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Planet Of Ice CD


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Amazon's Minus the Bear Store

Music

Image of album by Minus the Bear

Photos

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Biography

2012, Summer. Seattle, Washington, something mucho significant was built by 5 dudes’ touch. It is called Infinity Overhead. When the air filled with this piece, heat, light, noise and color to be transformed into stream and traveled through the air with the time shift. Pull and push, depth versus altitude. This romance is like having a high tech air-in choccolata from east village. Once ... Read more in Amazon's Minus the Bear Store

Visit Amazon's Minus the Bear Store
for 12 albums, 8 photos, discussions, and more.

Frequently Bought Together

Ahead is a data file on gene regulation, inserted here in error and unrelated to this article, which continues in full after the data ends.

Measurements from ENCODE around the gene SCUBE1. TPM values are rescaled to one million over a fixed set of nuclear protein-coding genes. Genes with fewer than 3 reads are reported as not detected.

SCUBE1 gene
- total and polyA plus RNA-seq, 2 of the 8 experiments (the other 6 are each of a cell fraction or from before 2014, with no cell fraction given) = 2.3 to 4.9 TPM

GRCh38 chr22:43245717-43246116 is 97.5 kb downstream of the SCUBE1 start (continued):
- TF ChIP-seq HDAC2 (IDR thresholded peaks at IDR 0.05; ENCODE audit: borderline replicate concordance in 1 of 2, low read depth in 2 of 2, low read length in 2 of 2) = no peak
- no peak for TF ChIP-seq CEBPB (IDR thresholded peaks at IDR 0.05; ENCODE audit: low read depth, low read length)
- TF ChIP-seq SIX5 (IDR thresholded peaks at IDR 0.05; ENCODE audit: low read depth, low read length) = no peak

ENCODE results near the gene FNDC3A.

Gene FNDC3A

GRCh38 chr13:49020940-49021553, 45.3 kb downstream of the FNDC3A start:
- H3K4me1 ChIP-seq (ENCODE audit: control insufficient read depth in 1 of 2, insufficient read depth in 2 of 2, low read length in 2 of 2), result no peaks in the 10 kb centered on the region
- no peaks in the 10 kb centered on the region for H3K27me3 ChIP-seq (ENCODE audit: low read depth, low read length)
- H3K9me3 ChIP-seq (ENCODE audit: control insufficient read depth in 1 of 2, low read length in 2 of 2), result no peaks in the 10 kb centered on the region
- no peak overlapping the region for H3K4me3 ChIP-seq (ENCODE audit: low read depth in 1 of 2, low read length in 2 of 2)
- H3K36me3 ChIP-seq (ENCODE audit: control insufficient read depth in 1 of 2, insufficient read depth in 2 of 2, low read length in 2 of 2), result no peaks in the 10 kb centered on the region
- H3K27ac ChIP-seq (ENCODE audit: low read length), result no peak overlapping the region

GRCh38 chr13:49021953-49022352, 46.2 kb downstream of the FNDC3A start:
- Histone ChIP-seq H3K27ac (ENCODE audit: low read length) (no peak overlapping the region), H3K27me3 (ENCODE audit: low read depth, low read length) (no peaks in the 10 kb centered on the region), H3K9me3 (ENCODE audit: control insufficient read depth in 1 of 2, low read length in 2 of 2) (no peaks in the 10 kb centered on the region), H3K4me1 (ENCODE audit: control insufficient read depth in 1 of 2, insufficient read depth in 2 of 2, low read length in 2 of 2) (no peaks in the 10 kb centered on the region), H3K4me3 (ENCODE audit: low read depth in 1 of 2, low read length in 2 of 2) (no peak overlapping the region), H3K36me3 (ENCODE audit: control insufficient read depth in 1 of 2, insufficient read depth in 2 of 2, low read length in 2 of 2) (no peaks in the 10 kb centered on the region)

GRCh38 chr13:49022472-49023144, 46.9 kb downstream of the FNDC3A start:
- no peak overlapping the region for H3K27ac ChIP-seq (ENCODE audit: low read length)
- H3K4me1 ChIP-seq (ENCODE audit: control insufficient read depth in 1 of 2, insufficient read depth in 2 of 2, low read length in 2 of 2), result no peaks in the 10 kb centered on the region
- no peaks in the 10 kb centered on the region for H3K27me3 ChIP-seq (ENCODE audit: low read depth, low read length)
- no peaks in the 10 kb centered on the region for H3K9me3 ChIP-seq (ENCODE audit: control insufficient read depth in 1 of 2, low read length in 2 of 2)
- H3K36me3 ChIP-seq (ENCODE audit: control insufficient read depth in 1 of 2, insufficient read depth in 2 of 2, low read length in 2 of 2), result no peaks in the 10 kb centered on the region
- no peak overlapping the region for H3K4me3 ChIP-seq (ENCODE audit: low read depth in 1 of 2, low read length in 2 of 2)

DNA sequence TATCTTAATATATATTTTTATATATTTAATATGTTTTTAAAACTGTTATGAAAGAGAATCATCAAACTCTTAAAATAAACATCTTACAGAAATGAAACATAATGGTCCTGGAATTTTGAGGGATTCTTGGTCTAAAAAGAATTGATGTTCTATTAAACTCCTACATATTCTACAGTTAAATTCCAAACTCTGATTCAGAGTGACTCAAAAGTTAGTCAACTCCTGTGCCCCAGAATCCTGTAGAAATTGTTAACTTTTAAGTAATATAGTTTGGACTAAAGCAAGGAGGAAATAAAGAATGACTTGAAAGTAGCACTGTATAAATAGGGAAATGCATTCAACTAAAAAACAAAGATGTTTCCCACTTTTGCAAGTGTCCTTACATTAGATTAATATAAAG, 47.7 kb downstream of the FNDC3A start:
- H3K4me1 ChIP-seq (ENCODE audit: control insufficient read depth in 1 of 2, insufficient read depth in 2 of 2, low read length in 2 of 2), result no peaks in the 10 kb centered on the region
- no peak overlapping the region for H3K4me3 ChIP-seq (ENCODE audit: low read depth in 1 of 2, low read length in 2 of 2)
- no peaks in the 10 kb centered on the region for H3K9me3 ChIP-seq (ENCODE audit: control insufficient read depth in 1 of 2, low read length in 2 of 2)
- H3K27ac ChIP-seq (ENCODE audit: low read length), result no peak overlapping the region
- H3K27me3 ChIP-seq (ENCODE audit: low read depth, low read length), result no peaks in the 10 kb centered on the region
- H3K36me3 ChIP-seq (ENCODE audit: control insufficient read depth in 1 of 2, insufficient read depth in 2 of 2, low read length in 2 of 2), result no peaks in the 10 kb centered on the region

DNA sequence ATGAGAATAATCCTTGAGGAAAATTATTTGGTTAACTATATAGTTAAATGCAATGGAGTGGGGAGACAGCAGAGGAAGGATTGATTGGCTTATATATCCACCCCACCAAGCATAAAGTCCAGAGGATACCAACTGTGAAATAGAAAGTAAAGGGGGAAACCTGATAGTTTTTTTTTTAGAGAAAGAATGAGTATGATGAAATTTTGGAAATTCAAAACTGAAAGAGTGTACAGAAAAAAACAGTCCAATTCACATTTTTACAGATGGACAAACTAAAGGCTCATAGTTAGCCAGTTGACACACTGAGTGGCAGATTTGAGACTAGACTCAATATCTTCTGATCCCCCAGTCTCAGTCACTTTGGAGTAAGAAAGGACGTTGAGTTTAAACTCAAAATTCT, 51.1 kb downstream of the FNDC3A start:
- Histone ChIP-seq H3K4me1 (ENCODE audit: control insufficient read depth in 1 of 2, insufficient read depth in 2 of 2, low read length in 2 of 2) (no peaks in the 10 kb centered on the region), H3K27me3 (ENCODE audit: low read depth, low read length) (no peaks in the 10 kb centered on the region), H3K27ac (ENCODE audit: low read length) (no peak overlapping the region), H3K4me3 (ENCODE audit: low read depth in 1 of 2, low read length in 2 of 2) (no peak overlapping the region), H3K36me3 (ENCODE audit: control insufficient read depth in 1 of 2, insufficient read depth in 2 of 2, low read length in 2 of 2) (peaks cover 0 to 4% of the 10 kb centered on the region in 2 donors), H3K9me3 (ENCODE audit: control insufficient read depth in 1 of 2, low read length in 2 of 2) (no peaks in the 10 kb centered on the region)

Planet Of Ice + Highly Refined Pirates + Menos El Oso
Price For All Three: £46.65

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Product details

  • Audio CD (8 Jan. 2009)
  • Number of Discs: 1
  • Format: CD
  • Label: Undergroove
  • ASIN: B000RPBW3M
  • Other Editions: Audio CD  |  Vinyl  |  MP3 Download
  • Average Customer Review: 5.0 out of 5 stars  See all reviews (3 customer reviews)
  • Amazon Bestsellers Rank: 85,891 in Music (See Top 100 in Music)

1. Burying Luck
2. Ice Monster
3. Knights
4. White Mystery
5. Dr. L'ling
6. Part 2
7. Throwin' Shapes
8. When We Escape
9. Double Vision Quest
10. Lotus

Product Description

Minus The Bear's third album, Planet of Ice, is the perfect
marriage of the bands signature sound and experimental elements, but with
an accessible bent. Nurturing a bold stylistic shift towards progressive
and psychedelic rock Planet of Ice is loaded with hooks.

Customer Reviews

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Most Helpful Customer Reviews

3 of 3 people found the following review helpful By Matt Pucci VINE VOICE on 19 Oct. 2007
Format: Audio CD